Pashchima Namaskarasana (IPA: [pɐɕtɕ͡iːmɐ nɐmɐskɐːɹɐːsɐnɐː];IAST:Paścima Namaskārāsanā;Sanskrit: पश्चिम नमस्कारासना) is commonly called Reverse Prayer Pose or "Penguin Pose" in English and is a standing yoga asana. It can be considered a variation of Tāḍāsanā.
Paścima Namaskārāsanā (Sanskrit: पश्चिमे नमस्कारासना) is a compound word: paścima (Sanskrit: पश्चिम) means "being behind"; namaskāra (Sanskrit: नमस्कार) is a "greeting" or "offering of respect"; and āsana (Sanskrit: आसन) means "posture" or "seat".
From Tāḍāsanā the feet are turned out 90 degrees (with the heels remaining together). Hand behind the back, the palms are placed against each other.  This hand position can also be called Añjali Mudrā.
Paścima Namaskārāsanā appears in one of the Hasta Vinyāsas.
- When entering the pose, the knees may be bent in order to maintain an upright trunk, then straightened once the hands are in place behind the back.
- When entering the pose, it may be easier to let the shoulders roll forward/upward and open the back (abducting the scapulea), but as the pose deepens the shoulders can relax down and back (adducting the scapulea).
- Do not excessively push the chest and ribs forward, rather bring the back against the hands.  The blade of the hands should be firmly against the back. 
- Bring the entire palm and all fingers of the hands together evenly, paying special attention to the index finger and thumbs.
- Lift the hands upward to roughly the level of the shoulder blades.
- Open the back, and allow the upper arms to roll forward.
- Should the latissimus dorsi be over-engaged, the ability of the spine to flex will be hindered.
- Continue appropriate pranayama breathing.
- Activate appropriate bandhas.
As with Paścima Namaskārāsanā's variation, Tāḍāsanā, those who suffer from headaches, insomnia, or low blood pressure should take care when practicing prolonged standing poses.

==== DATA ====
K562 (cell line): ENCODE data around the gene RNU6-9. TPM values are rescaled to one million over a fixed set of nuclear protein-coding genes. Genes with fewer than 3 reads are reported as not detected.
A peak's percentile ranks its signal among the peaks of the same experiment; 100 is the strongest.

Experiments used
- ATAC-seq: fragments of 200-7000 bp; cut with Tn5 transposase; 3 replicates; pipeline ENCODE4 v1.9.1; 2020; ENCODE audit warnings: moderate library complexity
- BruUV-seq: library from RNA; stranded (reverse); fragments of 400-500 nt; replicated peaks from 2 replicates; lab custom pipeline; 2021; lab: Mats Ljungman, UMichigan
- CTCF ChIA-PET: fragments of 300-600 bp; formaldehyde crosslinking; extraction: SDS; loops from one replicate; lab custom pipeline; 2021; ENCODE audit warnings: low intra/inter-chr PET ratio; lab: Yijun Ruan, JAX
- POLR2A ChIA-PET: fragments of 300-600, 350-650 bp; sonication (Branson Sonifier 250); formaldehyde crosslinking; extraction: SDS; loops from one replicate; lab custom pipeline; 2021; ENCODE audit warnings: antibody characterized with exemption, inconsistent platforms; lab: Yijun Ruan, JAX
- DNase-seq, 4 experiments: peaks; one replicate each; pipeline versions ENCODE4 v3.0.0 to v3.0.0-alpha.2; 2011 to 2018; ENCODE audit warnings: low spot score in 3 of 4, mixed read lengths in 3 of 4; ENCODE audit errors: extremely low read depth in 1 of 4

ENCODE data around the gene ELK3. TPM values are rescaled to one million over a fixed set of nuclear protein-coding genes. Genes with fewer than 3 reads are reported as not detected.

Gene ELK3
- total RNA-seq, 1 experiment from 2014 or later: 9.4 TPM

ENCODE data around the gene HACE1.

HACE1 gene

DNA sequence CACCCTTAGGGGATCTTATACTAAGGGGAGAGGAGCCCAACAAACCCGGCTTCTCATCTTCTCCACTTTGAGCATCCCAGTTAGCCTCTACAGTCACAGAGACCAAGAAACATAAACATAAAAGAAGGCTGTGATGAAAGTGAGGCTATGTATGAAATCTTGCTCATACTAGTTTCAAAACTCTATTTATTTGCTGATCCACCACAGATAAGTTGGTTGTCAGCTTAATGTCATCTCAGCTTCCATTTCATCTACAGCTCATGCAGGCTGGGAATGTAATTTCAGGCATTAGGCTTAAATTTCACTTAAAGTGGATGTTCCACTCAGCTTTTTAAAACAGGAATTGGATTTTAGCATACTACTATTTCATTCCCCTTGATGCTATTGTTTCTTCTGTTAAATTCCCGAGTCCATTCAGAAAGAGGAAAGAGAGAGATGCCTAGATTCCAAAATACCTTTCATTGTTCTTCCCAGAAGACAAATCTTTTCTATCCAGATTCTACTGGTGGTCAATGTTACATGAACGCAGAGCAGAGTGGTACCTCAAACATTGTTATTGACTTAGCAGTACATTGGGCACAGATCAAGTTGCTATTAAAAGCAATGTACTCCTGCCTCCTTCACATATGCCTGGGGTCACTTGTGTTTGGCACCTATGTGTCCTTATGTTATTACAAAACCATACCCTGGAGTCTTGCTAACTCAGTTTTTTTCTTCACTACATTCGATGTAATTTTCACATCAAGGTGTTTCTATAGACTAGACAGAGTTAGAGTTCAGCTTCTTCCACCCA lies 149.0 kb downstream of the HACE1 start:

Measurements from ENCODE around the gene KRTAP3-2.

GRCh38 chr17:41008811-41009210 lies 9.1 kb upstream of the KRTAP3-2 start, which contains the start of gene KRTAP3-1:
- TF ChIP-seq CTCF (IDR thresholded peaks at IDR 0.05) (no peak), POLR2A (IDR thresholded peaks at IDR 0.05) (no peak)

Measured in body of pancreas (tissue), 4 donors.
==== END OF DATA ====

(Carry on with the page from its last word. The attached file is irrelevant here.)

There are numerous joint actions when performing this pose: The downward rotation and adduction of the scapulae toward the rib cage. The glenohumeral joint extends and rotates medially. The elbows are flexed, and forearms pronated, with the wrists dorsiflexed and hands extended.
The muscles at work are the subscapularis, teres major, latissimus dorsi, rhomboids, lower, mid-, and upper trapezius muscles; while the infraspinatus, teres minor, serratus anterior, anterior deltoids, and (if the scapulea are adducted) the pectoralis major and minor are being stretched.
- Fitz-Simon 2010.
- Ramaswami 2005, p. 3.
- "Spoken Sanskrit Dictionary: पश्चिम Entry". Retrieved 04-02-2012.
- Monier Williams Sanskrit-English Dictionary. Brown University. 2008. p. 612.
- "Spoken Sanskrit Dictionary: नमस्कार Entry". Retrieved 04-01-2012.
- "SpokenSanskrit Dictionary: आसन entry". Retrieved 2012-03-11.
- Ramaswami 2005, p. 8.
- Iyengar 2005, p. 46.
- Kaminoff 2007, p. 72.
- Coulter 2001, p. 51.
- Iyengar 2005, p. 47.
- Kaminoff 2007, p. 73.
- Ramaswami, Srivatsa (2005). The Complete Book of Vinyasa Yoga. Da Capo Press. ISBN 9781569244029.
- Iyengar, B. K. S. (1 October 2005). Illustrated Light On Yoga. HarperCollins. ISBN 9788172236069.
- Kaminoff, Leslie (2007). Yoga Anatomy. The Breath Trust. ISBN 978-0736062787.
- Coulter, H. David (2001). Anatomy of Hatha Yoga. Body and Breath Inc. ISBN 978-0970700605.
- Fitz-Simon, Witold (2010). "Arm Variations: Pashchima Namaskarasana". Yoga Art and Science. Retrieved 04-02-2012.